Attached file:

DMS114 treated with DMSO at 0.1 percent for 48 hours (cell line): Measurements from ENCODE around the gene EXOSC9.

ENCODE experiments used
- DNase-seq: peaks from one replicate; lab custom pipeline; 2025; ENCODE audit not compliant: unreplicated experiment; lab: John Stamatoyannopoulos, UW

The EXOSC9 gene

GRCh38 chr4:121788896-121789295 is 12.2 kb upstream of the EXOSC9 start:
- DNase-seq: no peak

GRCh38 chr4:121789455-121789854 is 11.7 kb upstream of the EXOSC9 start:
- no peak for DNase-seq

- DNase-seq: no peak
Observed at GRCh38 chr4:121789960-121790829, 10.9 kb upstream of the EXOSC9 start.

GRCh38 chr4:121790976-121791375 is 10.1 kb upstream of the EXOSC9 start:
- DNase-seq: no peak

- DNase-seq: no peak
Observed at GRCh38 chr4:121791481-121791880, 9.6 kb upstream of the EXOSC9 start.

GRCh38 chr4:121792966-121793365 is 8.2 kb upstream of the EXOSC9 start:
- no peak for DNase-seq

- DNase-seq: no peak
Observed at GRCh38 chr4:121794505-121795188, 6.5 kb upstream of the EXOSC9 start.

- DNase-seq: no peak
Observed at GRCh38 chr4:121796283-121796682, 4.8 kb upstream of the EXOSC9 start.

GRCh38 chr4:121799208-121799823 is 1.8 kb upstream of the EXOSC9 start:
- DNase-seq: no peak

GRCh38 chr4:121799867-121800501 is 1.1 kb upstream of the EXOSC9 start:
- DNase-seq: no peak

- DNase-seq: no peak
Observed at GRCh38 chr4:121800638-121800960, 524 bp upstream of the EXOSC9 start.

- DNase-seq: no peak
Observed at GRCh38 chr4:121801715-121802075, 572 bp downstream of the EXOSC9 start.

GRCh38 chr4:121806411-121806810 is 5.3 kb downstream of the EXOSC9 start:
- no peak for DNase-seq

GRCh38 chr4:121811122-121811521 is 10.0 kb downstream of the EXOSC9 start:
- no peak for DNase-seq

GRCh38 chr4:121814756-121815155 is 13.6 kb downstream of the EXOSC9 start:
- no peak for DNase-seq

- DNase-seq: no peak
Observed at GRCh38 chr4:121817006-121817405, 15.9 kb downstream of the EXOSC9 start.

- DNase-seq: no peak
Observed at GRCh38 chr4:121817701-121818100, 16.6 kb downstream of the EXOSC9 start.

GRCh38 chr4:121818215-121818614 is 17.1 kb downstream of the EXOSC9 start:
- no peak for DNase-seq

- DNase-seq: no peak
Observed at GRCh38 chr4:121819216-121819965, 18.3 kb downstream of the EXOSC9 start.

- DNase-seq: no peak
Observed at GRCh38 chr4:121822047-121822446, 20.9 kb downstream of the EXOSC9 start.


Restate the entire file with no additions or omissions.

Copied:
DMS114 treated with DMSO at 0.1 percent for 48 hours (cell line): Measurements from ENCODE around the gene EXOSC9.

ENCODE experiments used
- DNase-seq: peaks from one replicate; lab custom pipeline; 2025; ENCODE audit not compliant: unreplicated experiment; lab: John Stamatoyannopoulos, UW

The EXOSC9 gene

GRCh38 chr4:121788896-121789295 is 12.2 kb upstream of the EXOSC9 start:
- DNase-seq: no peak

GRCh38 chr4:121789455-121789854 is 11.7 kb upstream of the EXOSC9 start:
- no peak for DNase-seq

- DNase-seq: no peak
Observed at GRCh38 chr4:121789960-121790829, 10.9 kb upstream of the EXOSC9 start.

GRCh38 chr4:121790976-121791375 is 10.1 kb upstream of the EXOSC9 start:
- DNase-seq: no peak

- DNase-seq: no peak
Observed at GRCh38 chr4:121791481-121791880, 9.6 kb upstream of the EXOSC9 start.

GRCh38 chr4:121792966-121793365 is 8.2 kb upstream of the EXOSC9 start:
- no peak for DNase-seq

- DNase-seq: no peak
Observed at GRCh38 chr4:121794505-121795188, 6.5 kb upstream of the EXOSC9 start.

- DNase-seq: no peak
Observed at GRCh38 chr4:121796283-121796682, 4.8 kb upstream of the EXOSC9 start.

GRCh38 chr4:121799208-121799823 is 1.8 kb upstream of the EXOSC9 start:
- DNase-seq: no peak

GRCh38 chr4:121799867-121800501 is 1.1 kb upstream of the EXOSC9 start:
- DNase-seq: no peak

- DNase-seq: no peak
Observed at GRCh38 chr4:121800638-121800960, 524 bp upstream of the EXOSC9 start.

- DNase-seq: no peak
Observed at GRCh38 chr4:121801715-121802075, 572 bp downstream of the EXOSC9 start.

GRCh38 chr4:121806411-121806810 is 5.3 kb downstream of the EXOSC9 start:
- no peak for DNase-seq

GRCh38 chr4:121811122-121811521 is 10.0 kb downstream of the EXOSC9 start:
- no peak for DNase-seq

GRCh38 chr4:121814756-121815155 is 13.6 kb downstream of the EXOSC9 start:
- no peak for DNase-seq

- DNase-seq: no peak
Observed at GRCh38 chr4:121817006-121817405, 15.9 kb downstream of the EXOSC9 start.

- DNase-seq: no peak
Observed at GRCh38 chr4:121817701-121818100, 16.6 kb downstream of the EXOSC9 start.

GRCh38 chr4:121818215-121818614 is 17.1 kb downstream of the EXOSC9 start:
- no peak for DNase-seq

- DNase-seq: no peak
Observed at GRCh38 chr4:121819216-121819965, 18.3 kb downstream of the EXOSC9 start.

- DNase-seq: no peak
Observed at GRCh38 chr4:121822047-121822446, 20.9 kb downstream of the EXOSC9 start.